Nakayama: If it’s not confidential, where will you take the KM 360 next?
Corey: Big month - Oregon, Africa, Texas, Thailand. Can’t talk about specifics, but if the smile on my face is any indication, there’s some really interesting stuff ahead!
(Seems like this is the end of the presentation - we’ll fill in with more photos, and info from the press kits whenever we get them.)
Clearly a huge day for Nikon!
- D5 is out, apparently amazing AF and high ISO capabilities
- D500 is announced(!!), might be most long-awaited camera in Nikon’s history (original D300 was first announced Aug 23, 2007). Same AF and powerful EXPEED5 image processor as the D5, different sensor, but presumably similar level of technology
- Nikon enters the Action Camera segment, bypassing conventional wide-angle action cams, and going directly for 360 degree VR.
- We need to see what the UI and connectivity look like but arguably one of the biggest announcements today was SnapBridge. What consumers need is *really* seamless connectivity. We’ve said for a long time that what’s needed is for images to be immediately accessible on your phone, as soon as you’ve snapped them on the camera.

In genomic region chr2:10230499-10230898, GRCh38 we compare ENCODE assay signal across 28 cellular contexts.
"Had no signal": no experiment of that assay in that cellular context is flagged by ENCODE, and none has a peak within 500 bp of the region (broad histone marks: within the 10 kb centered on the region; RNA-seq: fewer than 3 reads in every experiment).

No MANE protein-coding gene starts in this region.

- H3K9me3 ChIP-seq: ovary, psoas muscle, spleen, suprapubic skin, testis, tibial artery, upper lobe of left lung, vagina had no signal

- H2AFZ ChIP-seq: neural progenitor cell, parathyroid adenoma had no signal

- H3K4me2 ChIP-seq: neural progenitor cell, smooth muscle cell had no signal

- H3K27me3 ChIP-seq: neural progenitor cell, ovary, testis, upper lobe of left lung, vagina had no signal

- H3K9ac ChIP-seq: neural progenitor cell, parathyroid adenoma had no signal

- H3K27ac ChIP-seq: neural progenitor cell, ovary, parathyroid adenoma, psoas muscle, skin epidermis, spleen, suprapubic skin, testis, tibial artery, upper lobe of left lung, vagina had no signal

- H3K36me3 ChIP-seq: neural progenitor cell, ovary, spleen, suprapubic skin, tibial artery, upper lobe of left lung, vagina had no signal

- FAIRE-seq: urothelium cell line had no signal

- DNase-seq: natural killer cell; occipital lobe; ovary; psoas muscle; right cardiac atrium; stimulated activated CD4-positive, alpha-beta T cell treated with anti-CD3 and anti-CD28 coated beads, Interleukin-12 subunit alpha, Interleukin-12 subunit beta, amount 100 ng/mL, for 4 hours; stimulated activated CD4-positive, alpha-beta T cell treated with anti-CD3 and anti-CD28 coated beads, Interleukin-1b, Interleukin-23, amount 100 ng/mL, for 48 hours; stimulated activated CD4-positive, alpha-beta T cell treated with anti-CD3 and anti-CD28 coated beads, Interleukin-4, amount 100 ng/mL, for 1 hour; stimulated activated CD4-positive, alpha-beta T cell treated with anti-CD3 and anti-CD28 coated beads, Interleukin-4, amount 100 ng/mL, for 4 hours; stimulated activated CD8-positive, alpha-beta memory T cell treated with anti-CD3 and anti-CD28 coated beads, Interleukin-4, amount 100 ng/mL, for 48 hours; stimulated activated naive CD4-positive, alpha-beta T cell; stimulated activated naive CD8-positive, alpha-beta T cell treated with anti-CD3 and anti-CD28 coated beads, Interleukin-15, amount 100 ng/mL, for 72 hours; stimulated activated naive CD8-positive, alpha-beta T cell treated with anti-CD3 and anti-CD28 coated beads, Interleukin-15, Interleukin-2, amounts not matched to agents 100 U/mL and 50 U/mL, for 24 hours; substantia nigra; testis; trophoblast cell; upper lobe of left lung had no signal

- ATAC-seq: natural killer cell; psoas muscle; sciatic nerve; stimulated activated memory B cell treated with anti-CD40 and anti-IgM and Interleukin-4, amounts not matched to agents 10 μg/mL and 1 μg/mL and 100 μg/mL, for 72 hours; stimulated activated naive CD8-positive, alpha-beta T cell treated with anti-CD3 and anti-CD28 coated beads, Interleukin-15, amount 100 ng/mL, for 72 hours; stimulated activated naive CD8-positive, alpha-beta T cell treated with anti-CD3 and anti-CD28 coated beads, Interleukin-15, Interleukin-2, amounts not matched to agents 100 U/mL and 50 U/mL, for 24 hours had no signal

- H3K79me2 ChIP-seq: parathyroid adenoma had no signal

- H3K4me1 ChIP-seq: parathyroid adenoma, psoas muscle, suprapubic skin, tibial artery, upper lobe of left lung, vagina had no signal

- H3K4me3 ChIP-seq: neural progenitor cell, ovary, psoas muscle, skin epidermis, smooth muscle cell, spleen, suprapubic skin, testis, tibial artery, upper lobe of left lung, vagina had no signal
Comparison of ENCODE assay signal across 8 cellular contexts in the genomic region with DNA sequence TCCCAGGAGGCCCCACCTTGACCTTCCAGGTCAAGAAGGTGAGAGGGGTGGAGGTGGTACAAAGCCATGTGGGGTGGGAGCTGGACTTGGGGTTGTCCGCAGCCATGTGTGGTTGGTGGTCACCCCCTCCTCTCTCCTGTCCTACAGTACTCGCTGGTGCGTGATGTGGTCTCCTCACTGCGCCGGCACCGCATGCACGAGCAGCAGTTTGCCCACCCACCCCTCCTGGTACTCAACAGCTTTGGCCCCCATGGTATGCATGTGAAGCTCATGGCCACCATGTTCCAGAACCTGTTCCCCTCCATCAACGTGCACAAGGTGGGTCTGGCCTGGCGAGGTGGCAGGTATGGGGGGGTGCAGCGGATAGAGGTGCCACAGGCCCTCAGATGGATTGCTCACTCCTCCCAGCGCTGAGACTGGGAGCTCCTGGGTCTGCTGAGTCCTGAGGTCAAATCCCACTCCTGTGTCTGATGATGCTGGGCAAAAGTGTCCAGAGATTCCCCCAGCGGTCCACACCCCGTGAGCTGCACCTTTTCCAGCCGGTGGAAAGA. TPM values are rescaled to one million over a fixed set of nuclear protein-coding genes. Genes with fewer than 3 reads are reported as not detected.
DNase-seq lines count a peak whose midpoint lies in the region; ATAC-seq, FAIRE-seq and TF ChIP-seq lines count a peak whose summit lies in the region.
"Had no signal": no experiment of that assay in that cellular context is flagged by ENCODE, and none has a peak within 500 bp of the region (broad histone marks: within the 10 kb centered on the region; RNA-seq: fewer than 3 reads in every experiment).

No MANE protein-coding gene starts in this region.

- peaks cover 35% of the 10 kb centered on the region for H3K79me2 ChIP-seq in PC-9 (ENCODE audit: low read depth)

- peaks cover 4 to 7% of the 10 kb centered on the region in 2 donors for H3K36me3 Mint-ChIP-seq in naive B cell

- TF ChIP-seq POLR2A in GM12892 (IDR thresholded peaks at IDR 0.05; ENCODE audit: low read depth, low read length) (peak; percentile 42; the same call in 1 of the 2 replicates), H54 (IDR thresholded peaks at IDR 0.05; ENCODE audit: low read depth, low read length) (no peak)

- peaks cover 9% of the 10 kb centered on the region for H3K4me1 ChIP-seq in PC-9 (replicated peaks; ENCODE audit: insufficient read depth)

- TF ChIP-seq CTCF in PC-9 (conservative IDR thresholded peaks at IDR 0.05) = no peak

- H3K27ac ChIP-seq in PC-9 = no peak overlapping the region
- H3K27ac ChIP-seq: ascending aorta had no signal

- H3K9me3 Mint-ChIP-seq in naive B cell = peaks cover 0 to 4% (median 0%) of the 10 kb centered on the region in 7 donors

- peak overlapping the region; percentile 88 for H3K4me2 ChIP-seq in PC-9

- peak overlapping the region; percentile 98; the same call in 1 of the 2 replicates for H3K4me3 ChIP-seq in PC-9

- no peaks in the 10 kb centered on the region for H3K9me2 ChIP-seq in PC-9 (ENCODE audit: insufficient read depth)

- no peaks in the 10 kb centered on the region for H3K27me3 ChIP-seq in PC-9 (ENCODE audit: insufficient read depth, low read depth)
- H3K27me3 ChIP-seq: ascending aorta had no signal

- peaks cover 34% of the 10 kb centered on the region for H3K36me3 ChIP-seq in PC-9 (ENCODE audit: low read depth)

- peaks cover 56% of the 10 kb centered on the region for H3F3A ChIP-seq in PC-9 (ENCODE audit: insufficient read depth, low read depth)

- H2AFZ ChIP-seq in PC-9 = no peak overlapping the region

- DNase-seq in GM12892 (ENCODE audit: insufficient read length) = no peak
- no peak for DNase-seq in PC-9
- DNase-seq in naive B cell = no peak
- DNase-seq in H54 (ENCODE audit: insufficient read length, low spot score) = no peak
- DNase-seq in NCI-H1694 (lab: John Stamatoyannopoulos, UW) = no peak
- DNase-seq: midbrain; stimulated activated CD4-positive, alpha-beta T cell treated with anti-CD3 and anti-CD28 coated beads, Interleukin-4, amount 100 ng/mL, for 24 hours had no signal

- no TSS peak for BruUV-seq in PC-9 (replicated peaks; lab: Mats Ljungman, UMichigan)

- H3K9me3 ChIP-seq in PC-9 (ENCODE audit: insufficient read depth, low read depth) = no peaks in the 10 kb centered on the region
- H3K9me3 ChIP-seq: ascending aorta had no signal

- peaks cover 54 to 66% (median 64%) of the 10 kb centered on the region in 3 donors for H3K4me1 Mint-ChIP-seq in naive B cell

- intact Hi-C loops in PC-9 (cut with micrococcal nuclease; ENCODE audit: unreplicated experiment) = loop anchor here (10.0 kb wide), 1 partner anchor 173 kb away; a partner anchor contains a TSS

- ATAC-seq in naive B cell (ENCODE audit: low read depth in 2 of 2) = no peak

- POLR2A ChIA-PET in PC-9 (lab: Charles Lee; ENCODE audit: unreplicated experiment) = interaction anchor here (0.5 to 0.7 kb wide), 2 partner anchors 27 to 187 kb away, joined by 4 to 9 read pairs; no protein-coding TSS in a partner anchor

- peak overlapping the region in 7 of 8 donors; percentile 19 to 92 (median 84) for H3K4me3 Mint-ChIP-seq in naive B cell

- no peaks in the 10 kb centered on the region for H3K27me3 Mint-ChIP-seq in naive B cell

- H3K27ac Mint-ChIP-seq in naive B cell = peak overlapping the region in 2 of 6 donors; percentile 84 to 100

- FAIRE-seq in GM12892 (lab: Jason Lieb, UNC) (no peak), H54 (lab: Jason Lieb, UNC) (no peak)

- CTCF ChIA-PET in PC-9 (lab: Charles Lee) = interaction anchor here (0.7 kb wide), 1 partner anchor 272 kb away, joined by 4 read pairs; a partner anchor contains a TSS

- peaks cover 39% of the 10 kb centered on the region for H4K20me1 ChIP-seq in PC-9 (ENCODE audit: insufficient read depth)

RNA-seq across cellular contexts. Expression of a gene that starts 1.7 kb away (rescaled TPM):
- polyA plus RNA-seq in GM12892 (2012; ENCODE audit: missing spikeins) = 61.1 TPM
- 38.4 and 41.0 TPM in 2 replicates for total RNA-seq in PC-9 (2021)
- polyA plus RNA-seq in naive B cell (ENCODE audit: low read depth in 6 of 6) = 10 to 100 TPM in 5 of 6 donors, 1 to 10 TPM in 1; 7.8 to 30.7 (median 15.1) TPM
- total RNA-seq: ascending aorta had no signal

- They don’t necessarily all need to be transferred to the phone, but you need to be able to access and upload them to FB, Instagram, Twitter, etc as soon as you’ve shot them. No intermediate steps. We’ll see if this is what SnapBridge delivers, but the encouraging note is that Nikon seems to have really gotten the message that connectivity is of primary importance.
We applaud Nikon’s new focus on connectivity. Further advancements in speed, AF, ISO, dynamic range, noise levels, etc are of course important, but the truth is the abilities of most cameras these days are more than sufficient for a majority of consumers. What’s lacking is for the cameras to become natural, transparent extensions of the image-connected world. Props to Nikon for recognizing this, we wish them well on their implementation!